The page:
It’s already started: “Ruth Bader Ginsburg made a choice that turned out wrong…. Now there is a good chance that her replacement will be chosen by Donald Trump”
A reader forwarded me a blistering article from far-left Mother Jones magazine excoriating Ruth Bader Ginsburg for not retiring prior to 2014, when Democrats controlled the White House and Senate, allowing them at the time to appoint a Ginsburg-like liberal Justice.
The article by Stephanie Mencimer was from November 2018, and seemed a precursor to what is to come, What the Cult of Ruth Bader Ginsburg Got Wrong. The article was blistering — but I repeat myself — asserting that Ginsburg created a cult of media personality that concealed how frail she was to perpetuate the image of “Notorious RBG”. The article first lays out the history of calls from liberals for Ginsburg to retire in her late 70s:
The calls for Ginsburg to step down began in 2011 when Randall Kennedy, a Harvard law professor and former clerk to the late Thurgood Marshall, wrote a piece in The New Republic gently urging Ginsburg, then 78, to retire while Obama was in office. (He had suggested the same of Justice Stephen Breyer, now 80.) Kennedy was publicly airing private concerns among Democrats that it could be Ginsburg’s last chance to be replaced by a Democrat.
After Obama’s 2012 reelection, the Ginsburg retirement calls came with a new urgency. In December 2013, the National Journal ran a piece titled, Justice Ginsburg: Resign Already!, in which writer James Oliphant observed that the passage of Obamacare would likely hand Senate control to the Republicans in 2014, thus preventing Obama from naming a Ginsburg successor. His concerns were echoed by prominent liberal legal scholars, notably Erwin Chemerinsky, now dean of the University of California-Berkeley law school, who wrote in early 2014 in the Los Angeles Times, “I do not minimize how hard it will be for Justice Ginsburg to step down from a job that she loves and has done so well since 1993. But the best way for her to advance all the things she has spent her life working for is to ensure that a Democratic president picks her successor.”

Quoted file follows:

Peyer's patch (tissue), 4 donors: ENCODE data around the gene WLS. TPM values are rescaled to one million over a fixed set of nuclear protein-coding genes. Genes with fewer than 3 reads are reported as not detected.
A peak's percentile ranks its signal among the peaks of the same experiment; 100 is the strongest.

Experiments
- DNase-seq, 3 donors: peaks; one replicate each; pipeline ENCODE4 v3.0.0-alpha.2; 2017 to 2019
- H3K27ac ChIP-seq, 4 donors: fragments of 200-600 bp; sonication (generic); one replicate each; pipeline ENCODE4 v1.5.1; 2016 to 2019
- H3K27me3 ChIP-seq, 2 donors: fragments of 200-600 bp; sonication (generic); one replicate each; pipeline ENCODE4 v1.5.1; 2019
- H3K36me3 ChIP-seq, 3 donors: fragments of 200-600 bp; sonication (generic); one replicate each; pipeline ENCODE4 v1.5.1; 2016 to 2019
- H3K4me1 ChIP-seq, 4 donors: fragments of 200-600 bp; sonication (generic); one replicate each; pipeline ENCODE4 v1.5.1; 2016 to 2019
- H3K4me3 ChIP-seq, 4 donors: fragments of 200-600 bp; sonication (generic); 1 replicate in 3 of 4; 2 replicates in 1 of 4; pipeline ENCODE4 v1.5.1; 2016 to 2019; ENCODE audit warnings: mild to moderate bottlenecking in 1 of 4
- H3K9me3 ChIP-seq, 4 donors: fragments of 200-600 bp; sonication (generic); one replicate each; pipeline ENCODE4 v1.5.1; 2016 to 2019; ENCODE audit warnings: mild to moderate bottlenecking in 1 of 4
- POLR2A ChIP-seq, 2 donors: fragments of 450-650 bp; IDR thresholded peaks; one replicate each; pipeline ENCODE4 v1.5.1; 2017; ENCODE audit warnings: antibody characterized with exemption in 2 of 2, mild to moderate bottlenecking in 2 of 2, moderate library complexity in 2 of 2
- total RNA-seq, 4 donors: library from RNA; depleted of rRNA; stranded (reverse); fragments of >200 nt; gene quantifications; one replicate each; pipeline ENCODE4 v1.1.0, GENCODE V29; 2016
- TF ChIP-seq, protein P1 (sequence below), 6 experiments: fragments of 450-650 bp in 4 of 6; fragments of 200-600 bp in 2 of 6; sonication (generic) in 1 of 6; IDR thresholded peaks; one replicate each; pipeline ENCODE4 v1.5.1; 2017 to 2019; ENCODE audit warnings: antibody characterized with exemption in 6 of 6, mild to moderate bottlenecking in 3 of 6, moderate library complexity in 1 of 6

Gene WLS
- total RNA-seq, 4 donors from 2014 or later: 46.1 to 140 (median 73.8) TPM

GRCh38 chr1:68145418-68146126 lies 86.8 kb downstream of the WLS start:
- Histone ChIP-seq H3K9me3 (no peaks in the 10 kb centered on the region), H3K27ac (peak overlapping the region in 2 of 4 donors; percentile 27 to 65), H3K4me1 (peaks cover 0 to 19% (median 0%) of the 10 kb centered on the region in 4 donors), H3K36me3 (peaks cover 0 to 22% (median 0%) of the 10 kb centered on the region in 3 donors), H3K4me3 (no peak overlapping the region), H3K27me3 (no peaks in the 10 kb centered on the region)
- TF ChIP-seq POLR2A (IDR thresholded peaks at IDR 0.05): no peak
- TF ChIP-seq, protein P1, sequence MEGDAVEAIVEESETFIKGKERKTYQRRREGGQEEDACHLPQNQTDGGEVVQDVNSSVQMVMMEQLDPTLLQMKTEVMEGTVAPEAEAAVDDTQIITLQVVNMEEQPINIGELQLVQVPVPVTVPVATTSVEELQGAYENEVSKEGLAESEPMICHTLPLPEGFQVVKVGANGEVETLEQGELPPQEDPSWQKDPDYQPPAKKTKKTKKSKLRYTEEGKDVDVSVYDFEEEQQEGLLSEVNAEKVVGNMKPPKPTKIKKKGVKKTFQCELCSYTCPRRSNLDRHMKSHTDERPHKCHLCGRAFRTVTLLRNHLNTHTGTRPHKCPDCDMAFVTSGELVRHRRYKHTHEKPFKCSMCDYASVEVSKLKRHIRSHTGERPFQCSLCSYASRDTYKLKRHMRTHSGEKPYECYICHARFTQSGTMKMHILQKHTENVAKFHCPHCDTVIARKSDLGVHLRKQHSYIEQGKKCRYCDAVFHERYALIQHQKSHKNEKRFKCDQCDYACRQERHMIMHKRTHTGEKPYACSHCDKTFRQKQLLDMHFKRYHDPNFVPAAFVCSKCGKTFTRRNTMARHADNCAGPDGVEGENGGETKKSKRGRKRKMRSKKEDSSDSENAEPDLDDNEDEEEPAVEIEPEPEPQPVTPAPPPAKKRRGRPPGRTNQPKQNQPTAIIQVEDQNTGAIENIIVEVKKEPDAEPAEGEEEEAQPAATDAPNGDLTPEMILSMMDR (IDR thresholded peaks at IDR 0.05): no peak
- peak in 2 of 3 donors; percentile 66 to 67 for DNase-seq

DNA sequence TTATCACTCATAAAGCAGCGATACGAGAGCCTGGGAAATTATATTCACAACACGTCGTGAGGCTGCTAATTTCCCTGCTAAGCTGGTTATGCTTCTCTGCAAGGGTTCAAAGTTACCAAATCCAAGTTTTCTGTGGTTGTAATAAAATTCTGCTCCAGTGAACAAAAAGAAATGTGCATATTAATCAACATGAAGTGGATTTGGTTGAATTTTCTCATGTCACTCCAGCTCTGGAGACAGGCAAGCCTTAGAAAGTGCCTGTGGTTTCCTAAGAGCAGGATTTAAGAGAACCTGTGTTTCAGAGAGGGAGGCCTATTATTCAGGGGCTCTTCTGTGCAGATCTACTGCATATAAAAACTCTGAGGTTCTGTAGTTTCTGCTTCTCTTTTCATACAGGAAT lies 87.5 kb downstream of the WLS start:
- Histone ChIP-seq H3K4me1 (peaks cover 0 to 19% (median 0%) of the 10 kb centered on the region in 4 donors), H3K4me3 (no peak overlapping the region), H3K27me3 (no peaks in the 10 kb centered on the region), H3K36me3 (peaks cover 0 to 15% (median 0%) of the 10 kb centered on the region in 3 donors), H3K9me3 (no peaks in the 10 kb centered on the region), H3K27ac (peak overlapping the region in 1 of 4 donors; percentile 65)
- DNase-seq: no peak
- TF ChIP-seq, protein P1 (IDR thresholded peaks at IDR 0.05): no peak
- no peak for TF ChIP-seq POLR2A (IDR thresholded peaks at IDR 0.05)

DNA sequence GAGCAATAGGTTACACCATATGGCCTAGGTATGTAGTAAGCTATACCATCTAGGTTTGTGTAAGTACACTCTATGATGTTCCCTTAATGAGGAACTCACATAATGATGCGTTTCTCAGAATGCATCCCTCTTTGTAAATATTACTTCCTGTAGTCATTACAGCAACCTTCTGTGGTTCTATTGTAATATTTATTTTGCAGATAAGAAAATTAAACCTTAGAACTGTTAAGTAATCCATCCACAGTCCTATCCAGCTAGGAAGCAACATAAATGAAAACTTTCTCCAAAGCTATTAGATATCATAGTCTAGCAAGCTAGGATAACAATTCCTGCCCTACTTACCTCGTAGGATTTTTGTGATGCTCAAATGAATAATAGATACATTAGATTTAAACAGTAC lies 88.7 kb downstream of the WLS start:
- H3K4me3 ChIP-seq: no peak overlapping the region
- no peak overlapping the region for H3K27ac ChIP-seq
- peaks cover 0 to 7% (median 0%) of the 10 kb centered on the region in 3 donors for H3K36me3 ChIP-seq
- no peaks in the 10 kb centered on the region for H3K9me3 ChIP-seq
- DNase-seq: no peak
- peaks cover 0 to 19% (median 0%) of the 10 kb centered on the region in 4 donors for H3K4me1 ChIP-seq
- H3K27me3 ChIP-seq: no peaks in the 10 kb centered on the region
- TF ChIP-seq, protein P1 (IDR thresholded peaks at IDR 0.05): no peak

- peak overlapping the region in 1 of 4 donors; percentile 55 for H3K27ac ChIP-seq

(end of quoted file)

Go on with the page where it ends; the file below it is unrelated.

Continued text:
In response to the retirement calls (mostly from men), Ginsburg gave an interview to the New York Times’ Adam Liptak laying out the reasons she planned to ignore them. “There will be a president after this one and I’m hopeful that that president will be a fine president,” she said. Ginsburg added that she planned to keep working “as long as I can do the job full steam.”
Mencimer connects Ginsburg’s refusal to retire to the rise of the Notorious RBG personna:
In retrospect, it doesn’t seem like a coincidence that the making of Notorious RBG happened at a time when many liberals were begging her to step down. The canonization began in 2013, after Ginsburg issued a furious dissent in Shelby County v. Holder, a case that gutted a big chunk of the Voting Rights Act. Inspired, New York University law student Shana Knizhnik launched a “Notorious R.B.G” Tumblr. The meme took off and ultimately led to a 2015 book, Notorious RBG: The Life and Times of Ruth Bader Ginsburg, which Knizhnik co-authored with fellow fangirl Carmon, then an MSNBC reporter.